exceptions – NullReferenceException in Unity


Value type vs Reference type

In many programming languages, variables have what is called a “data type”. The two primary data types are value types (int, float, bool, char, struct, …) and reference type (instance of classes). While value types contains the value itself, references contains a memory address pointing to a portion of memory allocated to contain a set of values (similar to C/C++).

For example, Vector3 is a value type (a struct containing the coordinates and some functions) while components attached to your GameObject (including your custom scripts inheriting from MonoBehaviour) are reference type.

When can I have a NullReferenceException?

NullReferenceException are thrown when you try to access a reference variable that isn’t referencing any object, hence it is null (memory address is pointing to 0).

Some common places a NullReferenceException will be raised:

Manipulating a GameObject / Component that has not been specified in the inspector

// t is a reference to a Transform.
public Transform t ;

private void Awake()
{
     // If you do not assign something to t
     // (either from the Inspector or using GetComponent), t is null!
     t.Translate();
}

Retrieving a component that isn’t attached to the GameObject and then, trying to manipulate it:

private void Awake ()
{
    // Here, you try to get the Collider component attached to your gameobject
    Collider collider = gameObject.GetComponent<Collider>();

    // But, if you haven't any collider attached to your gameobject,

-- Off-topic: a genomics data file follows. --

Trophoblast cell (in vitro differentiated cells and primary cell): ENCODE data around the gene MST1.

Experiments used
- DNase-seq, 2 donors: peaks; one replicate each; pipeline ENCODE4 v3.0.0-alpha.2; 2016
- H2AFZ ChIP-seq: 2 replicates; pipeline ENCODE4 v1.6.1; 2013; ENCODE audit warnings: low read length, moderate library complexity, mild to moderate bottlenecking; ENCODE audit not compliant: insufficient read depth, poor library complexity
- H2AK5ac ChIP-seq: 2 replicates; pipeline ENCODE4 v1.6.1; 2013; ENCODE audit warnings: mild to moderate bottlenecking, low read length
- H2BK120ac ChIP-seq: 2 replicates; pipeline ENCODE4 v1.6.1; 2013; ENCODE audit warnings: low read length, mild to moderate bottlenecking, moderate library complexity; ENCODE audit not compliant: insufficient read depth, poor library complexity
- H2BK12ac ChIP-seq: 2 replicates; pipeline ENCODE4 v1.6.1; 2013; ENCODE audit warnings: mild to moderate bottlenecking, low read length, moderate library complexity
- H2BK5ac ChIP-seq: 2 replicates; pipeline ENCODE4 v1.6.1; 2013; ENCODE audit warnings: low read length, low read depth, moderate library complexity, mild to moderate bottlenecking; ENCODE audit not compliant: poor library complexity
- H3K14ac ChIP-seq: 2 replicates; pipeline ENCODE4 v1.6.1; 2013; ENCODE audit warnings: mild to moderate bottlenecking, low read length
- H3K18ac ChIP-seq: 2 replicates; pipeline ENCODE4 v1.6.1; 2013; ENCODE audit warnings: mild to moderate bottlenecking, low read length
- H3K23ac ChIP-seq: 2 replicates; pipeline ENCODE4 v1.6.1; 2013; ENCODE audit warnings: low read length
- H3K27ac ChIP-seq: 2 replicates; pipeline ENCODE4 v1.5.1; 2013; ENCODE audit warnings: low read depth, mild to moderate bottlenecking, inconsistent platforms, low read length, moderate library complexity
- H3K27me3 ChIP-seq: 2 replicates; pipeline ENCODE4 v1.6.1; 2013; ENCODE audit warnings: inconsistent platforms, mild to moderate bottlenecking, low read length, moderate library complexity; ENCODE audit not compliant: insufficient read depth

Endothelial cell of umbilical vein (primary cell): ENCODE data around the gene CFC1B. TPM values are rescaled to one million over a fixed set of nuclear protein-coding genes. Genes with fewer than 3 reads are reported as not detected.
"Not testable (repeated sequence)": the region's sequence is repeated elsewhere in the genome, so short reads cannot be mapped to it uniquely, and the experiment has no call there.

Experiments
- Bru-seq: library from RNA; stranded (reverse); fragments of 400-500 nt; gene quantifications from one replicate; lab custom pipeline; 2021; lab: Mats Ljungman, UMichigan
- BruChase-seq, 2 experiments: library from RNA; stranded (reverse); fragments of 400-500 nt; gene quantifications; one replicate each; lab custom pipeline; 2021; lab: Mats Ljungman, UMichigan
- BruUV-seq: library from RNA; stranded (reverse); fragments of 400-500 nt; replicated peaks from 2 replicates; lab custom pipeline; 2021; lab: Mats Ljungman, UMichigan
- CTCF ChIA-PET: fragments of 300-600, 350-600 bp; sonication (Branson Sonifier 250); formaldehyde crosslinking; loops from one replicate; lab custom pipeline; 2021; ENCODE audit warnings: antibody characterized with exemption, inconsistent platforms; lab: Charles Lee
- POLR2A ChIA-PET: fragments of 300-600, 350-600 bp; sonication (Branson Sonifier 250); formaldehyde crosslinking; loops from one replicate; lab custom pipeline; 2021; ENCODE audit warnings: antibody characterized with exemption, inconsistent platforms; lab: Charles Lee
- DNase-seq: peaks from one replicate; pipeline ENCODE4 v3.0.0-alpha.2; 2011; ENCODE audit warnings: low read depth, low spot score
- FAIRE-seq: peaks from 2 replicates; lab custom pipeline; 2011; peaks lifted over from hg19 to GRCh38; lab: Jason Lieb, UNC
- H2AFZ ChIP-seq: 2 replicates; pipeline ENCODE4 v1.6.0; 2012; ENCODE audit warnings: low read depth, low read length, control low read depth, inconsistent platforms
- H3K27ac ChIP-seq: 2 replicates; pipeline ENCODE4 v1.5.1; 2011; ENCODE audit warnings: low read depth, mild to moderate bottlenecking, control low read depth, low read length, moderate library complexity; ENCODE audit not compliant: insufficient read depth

// GetComponent won't find it and will return null, and you will get the exception.
    collider.enabled = false ;
}

Accessing a GameObject that doesn’t exist:

private void Start()
{
    // Here, you try to get a gameobject in your scene
    GameObject myGameObject = GameObject.Find("AGameObjectThatDoesntExist");

    // If no object with the EXACT name "AGameObjectThatDoesntExist" exist in your scene,
    // GameObject.Find will return null, and you will get the exception.
    myGameObject.name = "NullReferenceException";
}

Note: Be carefull, GameObject.Find, GameObject.FindWithTag, GameObject.FindObjectOfType only return gameObjects that are enabled in the hierarchy when the function is called.

Trying to use the result of a getter that’s returning null:

var fov = Camera.main.fieldOfView;
// main is null if no enabled cameras in the scene have the "MainCamera" tag.

var selection = EventSystem.current.firstSelectedGameObject;
// current is null if there's no active EventSystem in the scene.

var target = RenderTexture.active.width;
// active is null if the game is currently rendering straight to the window, not to a texture.

Accessing an element of a non-initialized array

private GameObject() myObjects ; // Uninitialized array

private void Start()
{
    for( int i = 0 ; i < myObjects.Length ; ++i )
        Debug.Log( myObjects(i).name ) ;
}

Less common, but annoying if you don’t know it about C# delegates:

delegate double MathAction(double num);